Cave Diving in Thailand?
Thailand is not the first place most cave divers think of when they hear the words cave diving, but surprisingly this country offers several different types of underwater caves to challenge divers. Chiew Lan Lake in Khao Sok National Park is undoubtedly one of the most interesting and beautiful destinations for cave diving.
So what makes the cave diving in Khao Sok Thailand so extraordinary? To start, the caves in the park weren’t always wet. In fact, less than 30 years ago the whole park region was dry and inhabited with small Thai villages. The surrounding limestone peaks towered over these towns and were slowly erroding away inside from the heavy rains typical of this area. Later, in the 1980s the government built a dam and flooded the region. Now some of the most magnificent solution caves lie hidden in a flooded forest valley awaiting to be rediscovered by cave divers.
Getting there and away is breathtaking in itself. Khao Sok National Park borders Phang Nga Province and sits almost in the middle between Phuket, Khao Lak and Krabi. The park covers over 646 square miles and almost half of this is the Chiew Lan Lake, although there is only one road allowing access into it. Once there, visitors board the traditional Thai longtail boats and ride out over the pristine blue-green waters.
After about 40 minutes of weaving in and out of small water passages created by the limestone cliffs the floating water bungalow retreats are reached. Now true nature and beauty are at hand.
A longtail boat ride of about 30 minutes from the resorts will get divers to most of the caves. The average depth of many of the underwater caves is between 10 to 20 meters. For more advanced cave diving there are a few lying in depths over 40 meters.
Most caves also have a beautiful cavern zone, which is perfect for beginners and training. The more popular caves such as Peter’s Cave and Temple Cave can be penetrated to about 100 meters by wandering around bends and going through restrictions. There are also rumours of an underwater mountain pass connecting two valley sides. This has not yet been discovered, but a few locals might be able to reveal this information.
The walls are striated with gorgeous reds, browns, whites and orange tints forming stunning patterns along the way. Stalactites and stalagmites reach enormous sizes in a few places, sometimes cascading in huge ‘jellyfish’ shapes piled along the walls. Taking a closer look at some of the formations with a torch, cave divers can actually see mineral deposits sparkling in the light’s beam. It’s not uncommon to find large catfish crossing in front or snake-like featherback fish lingering in the entrance.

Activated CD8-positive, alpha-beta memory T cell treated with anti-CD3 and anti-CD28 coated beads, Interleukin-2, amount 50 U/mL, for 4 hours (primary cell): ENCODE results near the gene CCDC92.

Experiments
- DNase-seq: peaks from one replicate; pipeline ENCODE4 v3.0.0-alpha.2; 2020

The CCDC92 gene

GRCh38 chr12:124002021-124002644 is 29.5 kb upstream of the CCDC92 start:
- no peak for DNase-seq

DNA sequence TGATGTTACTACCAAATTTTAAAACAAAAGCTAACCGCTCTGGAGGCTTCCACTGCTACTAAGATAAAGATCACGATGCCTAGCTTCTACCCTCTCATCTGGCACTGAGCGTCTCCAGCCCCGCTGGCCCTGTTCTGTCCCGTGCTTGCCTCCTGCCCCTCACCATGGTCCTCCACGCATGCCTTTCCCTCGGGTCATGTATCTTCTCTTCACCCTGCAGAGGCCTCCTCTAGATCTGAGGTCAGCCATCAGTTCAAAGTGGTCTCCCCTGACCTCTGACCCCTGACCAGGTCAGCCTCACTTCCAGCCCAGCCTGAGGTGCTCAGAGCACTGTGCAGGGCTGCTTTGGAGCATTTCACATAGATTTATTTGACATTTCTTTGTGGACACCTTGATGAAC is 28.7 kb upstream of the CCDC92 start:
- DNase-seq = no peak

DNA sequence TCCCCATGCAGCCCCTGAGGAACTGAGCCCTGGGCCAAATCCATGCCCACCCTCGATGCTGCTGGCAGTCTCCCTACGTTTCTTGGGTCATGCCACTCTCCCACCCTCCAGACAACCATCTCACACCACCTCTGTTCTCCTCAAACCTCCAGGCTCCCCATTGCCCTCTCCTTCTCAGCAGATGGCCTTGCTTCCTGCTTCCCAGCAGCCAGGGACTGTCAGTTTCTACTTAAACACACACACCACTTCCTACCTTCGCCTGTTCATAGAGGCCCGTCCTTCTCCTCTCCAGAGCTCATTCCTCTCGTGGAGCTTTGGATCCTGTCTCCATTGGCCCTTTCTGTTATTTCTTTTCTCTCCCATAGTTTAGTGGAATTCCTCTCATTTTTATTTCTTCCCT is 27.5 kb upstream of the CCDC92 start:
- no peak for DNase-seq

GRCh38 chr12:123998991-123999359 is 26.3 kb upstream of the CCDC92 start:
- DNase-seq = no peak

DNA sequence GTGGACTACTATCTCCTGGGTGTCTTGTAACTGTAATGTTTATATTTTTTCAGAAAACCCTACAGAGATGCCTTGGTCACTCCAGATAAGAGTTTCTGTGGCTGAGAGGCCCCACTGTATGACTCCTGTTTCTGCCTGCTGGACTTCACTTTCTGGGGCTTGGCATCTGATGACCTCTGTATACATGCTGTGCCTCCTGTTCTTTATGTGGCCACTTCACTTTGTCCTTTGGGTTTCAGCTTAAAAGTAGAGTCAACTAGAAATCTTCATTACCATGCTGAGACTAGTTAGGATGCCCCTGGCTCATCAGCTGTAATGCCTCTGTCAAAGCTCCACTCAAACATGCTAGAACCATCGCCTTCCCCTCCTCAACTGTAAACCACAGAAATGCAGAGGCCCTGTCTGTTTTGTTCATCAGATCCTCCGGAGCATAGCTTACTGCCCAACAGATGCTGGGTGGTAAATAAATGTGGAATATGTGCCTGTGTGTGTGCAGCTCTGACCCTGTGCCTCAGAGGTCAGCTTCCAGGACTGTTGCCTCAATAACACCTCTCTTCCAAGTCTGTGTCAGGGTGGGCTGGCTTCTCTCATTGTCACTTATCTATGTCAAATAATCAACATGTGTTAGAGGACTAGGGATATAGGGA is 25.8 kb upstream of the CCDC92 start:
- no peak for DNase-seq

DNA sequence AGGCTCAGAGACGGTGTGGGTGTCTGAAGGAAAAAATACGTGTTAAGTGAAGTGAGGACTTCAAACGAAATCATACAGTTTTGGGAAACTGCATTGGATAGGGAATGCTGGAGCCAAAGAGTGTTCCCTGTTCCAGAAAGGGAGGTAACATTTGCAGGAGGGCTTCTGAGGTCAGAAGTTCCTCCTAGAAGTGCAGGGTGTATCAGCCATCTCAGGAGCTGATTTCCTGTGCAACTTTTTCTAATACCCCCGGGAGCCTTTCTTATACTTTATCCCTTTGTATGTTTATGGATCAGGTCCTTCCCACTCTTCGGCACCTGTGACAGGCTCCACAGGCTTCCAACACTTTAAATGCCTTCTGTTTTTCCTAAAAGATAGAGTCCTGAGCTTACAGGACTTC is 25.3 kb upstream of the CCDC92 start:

Outside the caves the eery dark green waters of the Chiew Lan Lake greet exiting divers. Submerged tree tops creep up from the depth and form a dark underwater canopy hiding the mysteries of the lake below. Once at the surface, the powerful karst cliffs dwarf divers suspended in the emerald green still waters of the lake. Then up onto the longtail and back to the water bungalows for dinner and a quiet night’s rest.
Enjoy a peaceful night’s sleep between cave diving in Khao Sok either in traditional bamboo bungalows or upgrade to a more modern house. All floating resorts have onsite restaurants with authentic Thai food as well as international breakfast menus. Toilets and showers in most resorts are communal, but some of the more upscale places have facilities built into each water bungalow.
Of course these places are remote, so don’t expect technologically advanced services like internet and cell phone reception whilst cave diving in Khao Sok. It might seem foreign to live without these everyday amenities at first, but that’s actually the appeal of Khao Sok – tranquility and the chance to appreciate nature.
Cave diving in Khao Sok Thailand requires the same type of equipment any cave diving expedition would need. There are several different configurations available to dive the caves including twin sets, side mount and CCR. Regardless of the initial set-up all cave divers will need a primary reel, at least two safety spools, primary torch, a minimum of two back-up torches, line markers, depth and bottom timers, and a back-up mask. Air fills are all done on the longtail boat with a portable compressor making repeat dives possible. Oxygen and scrubber are also in supply for filling CCR tanks and canisters. Any special equipment needs can be met with Blue Label Diving.
If not already a cavern or cave diver courses can easily be arranged with Blue Label Diving to permit entry into these mysterious underwater caves. Cave diving requires special training and equipment to be done safely. All course levels are offered beginning with Cavern and Intro to Cave to Full Cave Diver all the way to Advanced Sidemount Cave Diver and CCR Cave Diver.